If such a comparison is admissible, INSIDE is to architects and interior designers what Academy Awards night is to cinema actors and stars. An exclusive and unmissable event.
It is here at the World Interior Festival, that designers and architects come together from all over the world; it is here that the protagonists of design conceive and share ideas; and it is here too that the names, projects and trends destined to change the face of global interiors first emerge.
Talks, seminars and exhibitions animate this three-day event whose latest edition took place at the Marina Bay Sands in Singapore (from 4 to 6 November), a city which, incidentally, has also inspired this edition’s programme. In fact, Singapore has celebrated its 50th anniversary of independence in 2015, thereby offering us a chance to do some global thinking on how lifestyles and design have changed during the last five decades and how they are likely to evolve in the 50 years to come.
The INSIDE Awards represent the key moment of the festival: the red carpet of the world’s best interior projects, nominations made by a jury of over 20 high-profile designers and publishers (including Matteo Thun and Sadie Morgn), which have led to the selection of nine winners, one for each of the categories competing:
– Bars&Restaurants: Vivarium, (Bangkok, Thailand), designed by HYPOTHESIS and Stu/D/O Architects. The original industrial style of the location has been preserved and warmed up by the addition of a natural touch of green which channels a new energy into this interior.
– Hotels: Hotel Hotel (Canberra, Australia), designed by March Studio. A project described by the judges as “a masterful integration of different spaces in a delightful and fluid space”. The project has already been awarded the title of World Interior of the Year 2015.
– Residential: Tree House (Rome, Italy), designed by MdAA Architetti Associati. The firm has converted a former barn into an original loft extending over two floors, one of which – the bedroom area – is a suspended space recalling a tree house.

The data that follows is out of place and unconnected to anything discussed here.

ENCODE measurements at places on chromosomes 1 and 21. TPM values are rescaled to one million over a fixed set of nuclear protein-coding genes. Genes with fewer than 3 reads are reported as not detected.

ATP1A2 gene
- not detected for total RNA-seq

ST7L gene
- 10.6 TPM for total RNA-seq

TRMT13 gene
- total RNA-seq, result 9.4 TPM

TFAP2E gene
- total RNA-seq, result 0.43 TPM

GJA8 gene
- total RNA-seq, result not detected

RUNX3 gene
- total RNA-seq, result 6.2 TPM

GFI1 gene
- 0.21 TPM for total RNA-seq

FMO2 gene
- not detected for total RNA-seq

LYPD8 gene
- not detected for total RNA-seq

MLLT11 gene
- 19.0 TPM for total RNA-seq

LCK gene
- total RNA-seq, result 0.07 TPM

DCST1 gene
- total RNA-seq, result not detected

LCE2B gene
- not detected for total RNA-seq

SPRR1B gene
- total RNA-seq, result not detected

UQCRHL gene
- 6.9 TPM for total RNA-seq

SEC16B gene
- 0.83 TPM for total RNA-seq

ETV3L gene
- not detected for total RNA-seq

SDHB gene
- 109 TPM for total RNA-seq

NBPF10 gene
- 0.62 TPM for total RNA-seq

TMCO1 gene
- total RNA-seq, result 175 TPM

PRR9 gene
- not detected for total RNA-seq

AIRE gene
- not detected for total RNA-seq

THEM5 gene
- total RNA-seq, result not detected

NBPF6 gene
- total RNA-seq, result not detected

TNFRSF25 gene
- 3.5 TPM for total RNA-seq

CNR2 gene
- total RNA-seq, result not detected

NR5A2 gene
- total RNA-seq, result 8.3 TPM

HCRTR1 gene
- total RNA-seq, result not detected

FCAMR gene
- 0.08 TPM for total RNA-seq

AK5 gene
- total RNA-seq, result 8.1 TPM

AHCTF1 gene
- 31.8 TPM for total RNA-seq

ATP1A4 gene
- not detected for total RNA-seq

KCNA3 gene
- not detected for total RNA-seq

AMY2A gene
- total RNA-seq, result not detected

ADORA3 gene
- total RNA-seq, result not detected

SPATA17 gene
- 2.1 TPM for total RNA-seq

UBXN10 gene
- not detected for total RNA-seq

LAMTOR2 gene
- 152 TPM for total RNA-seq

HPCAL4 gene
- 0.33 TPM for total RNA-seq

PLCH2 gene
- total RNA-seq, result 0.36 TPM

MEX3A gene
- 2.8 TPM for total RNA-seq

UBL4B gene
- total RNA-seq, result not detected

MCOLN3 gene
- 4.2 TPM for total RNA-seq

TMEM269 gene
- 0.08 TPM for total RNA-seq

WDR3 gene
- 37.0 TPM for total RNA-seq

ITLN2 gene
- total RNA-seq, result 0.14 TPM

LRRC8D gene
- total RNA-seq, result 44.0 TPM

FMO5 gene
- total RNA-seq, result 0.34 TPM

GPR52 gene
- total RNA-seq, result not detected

– Retail: KKi Sweets (Singapore), designed by Produce Workshop. A space located in the School of the Arts, endowed with a dual personality: one engaged in the sale of design products for the home and another offering delicious sweets and desserts.
– Civic, Culture&Transport: Exploded Cinema (Wuhan, China), designed by One Plus Partnership. Geometric shapes predominate here: three-dimensional boxes, suspended cubes, openings and compositions that recall secret caverns. A mingling of make-believe and reality!
– Creative re-use: Shepherd’s Bush Pavilion Hotel (London, UK), designed by Flanagan Lawrence. The result of this renovation project is a 4-star hotel with 320 rooms. Much attention has been given to preserving the original volumes and structure, as well as the Art Deco atmosphere of the interiors characterizing the former cinema.
– Display: Ward Village Information Center and Sales Gallery (Honolulu, Hawaii -USA), designed by Woods Bagot. Looking out onto the sea, the building harmonizes perfectly with its surrounds, with references to the local motifs in its carpets and wood floors.
– Health&Education: The University of Queensland Oral Health Centre (Brisbane, Australia), designed by Cox Rayner Architects. An ultra contemporary style defines this dentistry school, whose transparency and airiness facilitates interaction between its students.
– Offices: Medibank Workplace (Docklands, Australia), designed by Hassell. The aim of this project was to create one of the healthiest places in the world with spaces dedicated to sports activities and a well-balanced diet. The fluid interior architecture enables total freedom of movement in a dialogue between different floors and spaces.